Three times the FCC has tried to establish 30% as the maximum allowable cable market share in order to prevent anticompetitive behavior, and three times, a federal appellate court has rejected the FCC’s analysis. In the most recent of these decisions, the court concluded that incumbent cable operators no longer have market power over video distribution. And if incumbent cable operators don’t have market power, DirecTV certainly doesn’t either.

Empirical evidence proves the point. If AT&T decided to make Time Warner programming “exclusive” to DirecTV’s 20% of the market, AT&T would have to forego making money on its programming from the remaining 80% of video subscribers — i.e., consumers who subscribe to Comcast, DISH, etc. The vast majority of Time Warner’s programming revenue (95%) is derived from video distribution subscriptions and advertising, both of which are dependent on the broadest possible distribution of its content. Based on Time Warner’s revenue in 2016, it would cost AT&T roughly $8 billion annually in forgone revenue to make its programming exclusive to DirecTV. AT&T would have to add 13 million new, premium DirecTV subscribers just to break even on its exclusivity losses (i.e., it would need a 50% increase in its current subscribership despite ongoing declines in cable and satellite subscribership due to cord cutting). The math wouldn’t work even if AT&T could convince all of its rivals’ video subscribers who regularly watch Time Warner shows to switch to DirecTV.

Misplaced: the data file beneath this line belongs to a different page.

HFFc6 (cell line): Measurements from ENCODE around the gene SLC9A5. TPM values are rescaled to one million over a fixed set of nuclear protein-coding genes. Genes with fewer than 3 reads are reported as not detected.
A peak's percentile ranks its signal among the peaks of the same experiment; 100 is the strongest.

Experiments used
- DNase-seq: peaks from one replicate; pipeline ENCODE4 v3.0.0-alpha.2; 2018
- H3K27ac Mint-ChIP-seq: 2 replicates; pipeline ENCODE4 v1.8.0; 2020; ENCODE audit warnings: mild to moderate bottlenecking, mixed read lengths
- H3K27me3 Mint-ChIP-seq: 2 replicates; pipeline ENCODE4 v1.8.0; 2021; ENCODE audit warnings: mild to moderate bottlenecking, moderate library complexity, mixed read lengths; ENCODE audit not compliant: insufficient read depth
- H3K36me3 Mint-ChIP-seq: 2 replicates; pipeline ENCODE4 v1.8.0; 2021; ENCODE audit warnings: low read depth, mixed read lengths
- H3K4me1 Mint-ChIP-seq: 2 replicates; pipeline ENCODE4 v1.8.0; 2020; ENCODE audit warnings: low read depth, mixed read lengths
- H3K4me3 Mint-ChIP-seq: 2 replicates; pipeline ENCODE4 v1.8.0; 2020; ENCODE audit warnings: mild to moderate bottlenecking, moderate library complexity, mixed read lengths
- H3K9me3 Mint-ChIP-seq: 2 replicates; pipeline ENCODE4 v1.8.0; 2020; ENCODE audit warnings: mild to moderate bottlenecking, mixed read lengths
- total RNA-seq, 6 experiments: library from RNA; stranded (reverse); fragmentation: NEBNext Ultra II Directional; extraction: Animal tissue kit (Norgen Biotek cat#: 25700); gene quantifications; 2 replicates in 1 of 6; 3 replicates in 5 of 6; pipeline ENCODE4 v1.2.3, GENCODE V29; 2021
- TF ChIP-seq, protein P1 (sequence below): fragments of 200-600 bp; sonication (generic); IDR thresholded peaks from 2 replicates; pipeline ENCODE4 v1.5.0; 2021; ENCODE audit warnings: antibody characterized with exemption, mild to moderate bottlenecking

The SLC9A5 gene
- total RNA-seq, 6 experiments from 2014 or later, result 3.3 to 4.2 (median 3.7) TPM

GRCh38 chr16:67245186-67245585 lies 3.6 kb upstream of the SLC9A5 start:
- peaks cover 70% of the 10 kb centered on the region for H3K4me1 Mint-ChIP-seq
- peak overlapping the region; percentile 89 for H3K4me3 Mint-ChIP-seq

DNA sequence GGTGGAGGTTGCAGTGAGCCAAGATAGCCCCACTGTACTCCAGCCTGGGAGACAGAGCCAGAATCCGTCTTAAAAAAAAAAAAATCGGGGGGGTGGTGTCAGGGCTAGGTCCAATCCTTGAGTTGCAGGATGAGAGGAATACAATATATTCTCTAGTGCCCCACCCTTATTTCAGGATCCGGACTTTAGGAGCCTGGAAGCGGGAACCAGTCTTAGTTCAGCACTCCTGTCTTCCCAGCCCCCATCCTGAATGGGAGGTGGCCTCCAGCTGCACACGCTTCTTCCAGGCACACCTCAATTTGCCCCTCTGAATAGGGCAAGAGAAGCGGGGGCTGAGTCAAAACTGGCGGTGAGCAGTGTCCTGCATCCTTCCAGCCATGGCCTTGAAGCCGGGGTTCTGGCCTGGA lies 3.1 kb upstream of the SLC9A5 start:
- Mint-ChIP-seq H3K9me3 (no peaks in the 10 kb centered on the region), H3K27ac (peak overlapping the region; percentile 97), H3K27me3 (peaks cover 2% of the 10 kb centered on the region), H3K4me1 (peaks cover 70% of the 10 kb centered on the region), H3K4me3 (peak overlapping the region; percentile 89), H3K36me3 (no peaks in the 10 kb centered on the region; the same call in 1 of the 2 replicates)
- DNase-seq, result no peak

In the real world, it’s unlikely that such large numbers of video subscribers would switch to DirecTV just to watch Time Warner programming, let alone switch in sufficient numbers to justify a foreclosure strategy. Though the FCC has long considered sports programming to be the  website link sine qua non of “must have” programming, even exclusive rights to local sports programming have proven insufficient to cause substantial shifts in subscribership, as evidenced by Time Warner Cable’s failed attempt to profit from its control over television rights to the Los Angeles Dodgers. (Note: Time Warner programming and TWC are separate companies.) When TWC demanded that DirecTV pay $4 – $5 per subscriber to show Dodgers’ games on its basic service tier, DirecTV balked without losing significant numbers of subscribers. Once TWC realized there weren’t enough Dodger fans willing to switch from DirecTV to justify TWC’s asking price, TWC slashed its offer by 30%.

The same analysis applies to the distribution of Time Warner programming over the broadband internet and via apps. AT&T’s shares of the mobile and fixed broadband markets are also too small to support a foreclosure strategy, especially in the over-the-top space, where Netflix, Amazon, and others offer original content that isn’t available on traditional video distribution platforms.

Given the weakness of the government’s case, and the fact that vertical mergers are typically beneficial, the DOJ would ordinarily be expected to pressure the parties into agreeing to “behavioral” remedies — e.g., requiring it to make its programming available to competitors on particular terms — as a condition for approval of the merger. This approach would secure the benefits of the merger for the public while mitigating the risk of anticompetitive harm, assuming there is any. Yet press reports indicate Justice is asking AT&T to divest (i.e., sell to a rival) the Time Warner programming division that includes TNT, TBS, and CNN. Taking the unusual step of seeking divestiture — a “structural” remedy — in a vertical merger involving companies with scant evidence of market power is bizarre.

Some have suggested the DOJ’s bizarre behavior in this case can be explained by speculation that President Trump wants to scuttle the deal in retaliation for CNN’s unfavorable coverage of his campaign and presidency. Whatever the merits of that theory, the weakness of DOJ’s case starts and ends with the fact that the combined AT&T-Time Warner wouldn’t have the ability to harm competition by engaging in a foreclosure strategy. If the DOJ decides to take the merger to court, it’s likely to lose on that basis alone.